IMAGE 2: Typical performance specifications of outdoor VFDs

Major Areas of Outdoor Enclosure Testing

While actual VFD testing is beyond the scope of the article, what follows is the minimum test requirements that any outdoor implementations of MV drives should be subject to when first designed. There are two primary areas of testing described in further detail: enclosure structural tests and validation, enclosure performance tests and validation 

Enclosure Structural Tests & Validation

Dimensional verification
In this test, the manufacturer verifies all critical dimensions of the outdoor VFD—including height, depth and width of the overall enclosure. The door panels, door swing out clearances and wall cutouts for cable entrance are also measured.

Then, actual measured dimensions are checked against the outline drawings.  

Water tightness 
Any outdoor enclosure should protect the equipment housed inside from harmful weather conditions. Water tightness and compliance to the standard is perhaps one of the most critical tests performed to validate the design and the type rating of the enclosure. In North America, the NEMA 250-20142 is a recognized standard in enclosures for electrical equipment.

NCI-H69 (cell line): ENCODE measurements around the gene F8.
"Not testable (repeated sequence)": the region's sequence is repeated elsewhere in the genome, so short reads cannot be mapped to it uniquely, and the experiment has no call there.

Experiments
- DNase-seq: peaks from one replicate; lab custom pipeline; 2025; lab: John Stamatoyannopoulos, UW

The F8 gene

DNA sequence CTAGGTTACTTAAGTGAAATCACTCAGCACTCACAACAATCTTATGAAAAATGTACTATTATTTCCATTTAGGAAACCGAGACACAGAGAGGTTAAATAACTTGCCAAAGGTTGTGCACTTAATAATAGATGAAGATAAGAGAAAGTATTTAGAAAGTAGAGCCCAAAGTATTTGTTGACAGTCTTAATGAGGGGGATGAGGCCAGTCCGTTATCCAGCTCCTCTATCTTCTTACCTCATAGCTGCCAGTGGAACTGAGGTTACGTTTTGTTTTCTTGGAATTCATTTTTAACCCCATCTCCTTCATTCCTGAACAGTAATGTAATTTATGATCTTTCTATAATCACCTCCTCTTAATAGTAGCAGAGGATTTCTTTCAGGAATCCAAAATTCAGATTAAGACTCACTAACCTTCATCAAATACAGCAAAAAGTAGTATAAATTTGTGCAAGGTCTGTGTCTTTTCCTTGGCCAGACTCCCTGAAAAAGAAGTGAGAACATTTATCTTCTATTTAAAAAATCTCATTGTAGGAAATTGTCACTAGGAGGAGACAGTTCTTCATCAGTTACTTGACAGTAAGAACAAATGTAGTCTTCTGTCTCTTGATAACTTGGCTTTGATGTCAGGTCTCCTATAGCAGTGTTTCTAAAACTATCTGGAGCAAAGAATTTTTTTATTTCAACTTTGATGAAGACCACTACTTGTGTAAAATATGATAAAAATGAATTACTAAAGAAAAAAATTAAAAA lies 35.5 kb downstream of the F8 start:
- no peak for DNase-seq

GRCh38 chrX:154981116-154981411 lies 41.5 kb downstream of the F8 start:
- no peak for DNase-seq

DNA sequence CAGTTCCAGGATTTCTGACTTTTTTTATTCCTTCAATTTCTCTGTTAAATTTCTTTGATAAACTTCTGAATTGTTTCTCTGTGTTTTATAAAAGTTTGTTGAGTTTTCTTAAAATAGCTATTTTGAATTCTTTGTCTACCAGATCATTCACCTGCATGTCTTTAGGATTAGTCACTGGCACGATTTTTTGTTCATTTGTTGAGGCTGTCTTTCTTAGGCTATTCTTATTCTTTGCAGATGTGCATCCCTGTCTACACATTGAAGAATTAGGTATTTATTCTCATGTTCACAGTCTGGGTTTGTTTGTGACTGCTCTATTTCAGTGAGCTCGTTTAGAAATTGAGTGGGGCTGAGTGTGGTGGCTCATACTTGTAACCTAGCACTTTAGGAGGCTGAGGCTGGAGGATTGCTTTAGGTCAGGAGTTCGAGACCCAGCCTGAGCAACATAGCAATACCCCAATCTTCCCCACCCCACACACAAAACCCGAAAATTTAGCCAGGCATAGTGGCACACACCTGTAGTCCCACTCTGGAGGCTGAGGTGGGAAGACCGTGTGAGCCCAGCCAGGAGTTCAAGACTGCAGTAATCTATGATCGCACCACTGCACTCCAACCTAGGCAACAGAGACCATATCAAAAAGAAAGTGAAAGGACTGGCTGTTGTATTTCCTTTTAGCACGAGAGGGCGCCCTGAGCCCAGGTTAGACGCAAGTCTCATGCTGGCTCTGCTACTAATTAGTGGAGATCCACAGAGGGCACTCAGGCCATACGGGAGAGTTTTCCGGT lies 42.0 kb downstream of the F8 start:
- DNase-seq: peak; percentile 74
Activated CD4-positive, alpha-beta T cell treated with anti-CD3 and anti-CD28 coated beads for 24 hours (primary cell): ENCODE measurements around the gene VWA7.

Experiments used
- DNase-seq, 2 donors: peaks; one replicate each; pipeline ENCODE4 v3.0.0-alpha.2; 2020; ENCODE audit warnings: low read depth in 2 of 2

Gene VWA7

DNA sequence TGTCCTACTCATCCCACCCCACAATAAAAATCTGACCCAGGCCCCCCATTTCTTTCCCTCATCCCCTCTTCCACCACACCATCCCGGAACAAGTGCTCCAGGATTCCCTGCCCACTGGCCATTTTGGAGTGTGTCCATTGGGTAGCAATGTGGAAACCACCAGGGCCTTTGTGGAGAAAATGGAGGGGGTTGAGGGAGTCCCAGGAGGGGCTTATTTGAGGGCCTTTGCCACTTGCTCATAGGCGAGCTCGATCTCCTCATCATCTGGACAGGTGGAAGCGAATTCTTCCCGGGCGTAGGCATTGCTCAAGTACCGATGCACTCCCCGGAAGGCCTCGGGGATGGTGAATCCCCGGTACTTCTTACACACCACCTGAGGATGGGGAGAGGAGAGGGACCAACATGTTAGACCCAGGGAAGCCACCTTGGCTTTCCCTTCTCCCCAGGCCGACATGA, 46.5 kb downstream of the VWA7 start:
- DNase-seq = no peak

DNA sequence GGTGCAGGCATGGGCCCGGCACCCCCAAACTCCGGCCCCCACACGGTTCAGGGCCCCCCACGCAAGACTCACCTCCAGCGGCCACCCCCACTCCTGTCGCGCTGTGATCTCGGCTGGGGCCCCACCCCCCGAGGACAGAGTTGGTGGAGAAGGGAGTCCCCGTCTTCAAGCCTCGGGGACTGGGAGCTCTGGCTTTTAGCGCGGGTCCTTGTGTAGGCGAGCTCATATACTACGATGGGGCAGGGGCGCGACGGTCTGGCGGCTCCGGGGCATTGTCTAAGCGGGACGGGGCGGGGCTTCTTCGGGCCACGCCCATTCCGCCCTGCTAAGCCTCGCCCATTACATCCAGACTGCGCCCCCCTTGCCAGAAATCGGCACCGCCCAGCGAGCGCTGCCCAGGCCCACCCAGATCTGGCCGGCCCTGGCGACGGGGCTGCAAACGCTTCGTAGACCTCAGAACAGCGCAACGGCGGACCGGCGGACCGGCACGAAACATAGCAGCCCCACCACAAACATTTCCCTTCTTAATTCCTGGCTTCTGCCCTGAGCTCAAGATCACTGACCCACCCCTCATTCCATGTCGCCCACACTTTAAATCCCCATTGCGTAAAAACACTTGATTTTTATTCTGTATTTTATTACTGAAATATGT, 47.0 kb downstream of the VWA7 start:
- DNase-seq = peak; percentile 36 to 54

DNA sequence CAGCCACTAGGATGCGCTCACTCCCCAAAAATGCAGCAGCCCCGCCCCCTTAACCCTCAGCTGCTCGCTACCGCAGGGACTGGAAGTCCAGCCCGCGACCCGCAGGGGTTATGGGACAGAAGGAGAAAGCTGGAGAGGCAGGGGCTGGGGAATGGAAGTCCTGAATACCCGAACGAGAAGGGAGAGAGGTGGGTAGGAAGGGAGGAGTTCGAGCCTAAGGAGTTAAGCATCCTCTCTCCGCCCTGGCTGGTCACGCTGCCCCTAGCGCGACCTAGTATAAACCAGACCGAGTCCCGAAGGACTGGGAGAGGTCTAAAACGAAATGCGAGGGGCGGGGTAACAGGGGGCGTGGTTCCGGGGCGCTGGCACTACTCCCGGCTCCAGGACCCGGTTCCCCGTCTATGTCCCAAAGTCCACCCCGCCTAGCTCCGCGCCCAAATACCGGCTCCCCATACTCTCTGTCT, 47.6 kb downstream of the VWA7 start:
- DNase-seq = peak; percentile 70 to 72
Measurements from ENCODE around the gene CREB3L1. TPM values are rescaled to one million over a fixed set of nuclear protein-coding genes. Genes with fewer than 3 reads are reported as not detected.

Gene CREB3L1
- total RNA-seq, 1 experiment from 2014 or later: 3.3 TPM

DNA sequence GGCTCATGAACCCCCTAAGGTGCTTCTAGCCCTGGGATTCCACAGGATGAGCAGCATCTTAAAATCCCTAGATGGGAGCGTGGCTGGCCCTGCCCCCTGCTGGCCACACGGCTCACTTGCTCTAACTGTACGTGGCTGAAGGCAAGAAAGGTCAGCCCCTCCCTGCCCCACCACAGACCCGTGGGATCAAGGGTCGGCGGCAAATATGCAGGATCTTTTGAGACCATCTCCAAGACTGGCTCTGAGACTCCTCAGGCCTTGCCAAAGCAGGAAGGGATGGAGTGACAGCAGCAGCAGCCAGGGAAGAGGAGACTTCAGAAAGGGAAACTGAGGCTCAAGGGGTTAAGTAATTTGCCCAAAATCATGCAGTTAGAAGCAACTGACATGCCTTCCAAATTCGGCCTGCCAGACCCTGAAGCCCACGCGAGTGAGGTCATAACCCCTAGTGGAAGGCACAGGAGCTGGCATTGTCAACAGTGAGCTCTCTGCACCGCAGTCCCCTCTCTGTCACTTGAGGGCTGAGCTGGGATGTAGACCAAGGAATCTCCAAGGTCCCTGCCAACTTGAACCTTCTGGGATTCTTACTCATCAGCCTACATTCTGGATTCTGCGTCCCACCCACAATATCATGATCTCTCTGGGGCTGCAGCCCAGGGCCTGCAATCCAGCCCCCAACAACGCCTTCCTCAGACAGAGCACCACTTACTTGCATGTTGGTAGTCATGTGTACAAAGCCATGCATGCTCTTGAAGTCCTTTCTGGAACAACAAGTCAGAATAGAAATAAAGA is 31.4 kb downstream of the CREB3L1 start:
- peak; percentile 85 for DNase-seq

While the standard is limited to 1,000-voltage equipment or less, it is also applied to MV equipment such as VFDs. Most outdoor MV equipment must meet a minimum of NEMA type 3R rating. As per Table 2-2 in the standard, a 3R enclosure rating provides the enclosed equipment a degree of protection against:

  • access to hazardous parts
  • ingress of solid foreign objects 
  • ingress of water from dripping, light splashing, rain, snow and sleet

Testing an enclosure to a specific NEMA 250 rating may require several tests to validate the design depending on the protection level required. For a NEMA 3R enclosure, most of this testing can be accomplished using a testing apparatus that can simulate blowing rain.

The test setup involves construction of an apparatus that can deliver a specific volume of water, which is sprayed through a set of three calibrated nozzles at an angle of 30 degrees from vertical. Image 3 shows a rain testing apparatus in use for outdoor VFDs.

Testing enclosures large enough to house MV drives poses more difficulties. Due to the sheer size of the enclosure, it is often not feasible to construct a water test apparatus that can deliver both the volume of water and surface area coverage necessary. Therefore, water ingress testing is typically carried out in stages. A mobile test apparatus that can move around the enclosure resolves the issue, ensuring that all surfaces exposed to the elements are tested for water ingress protection.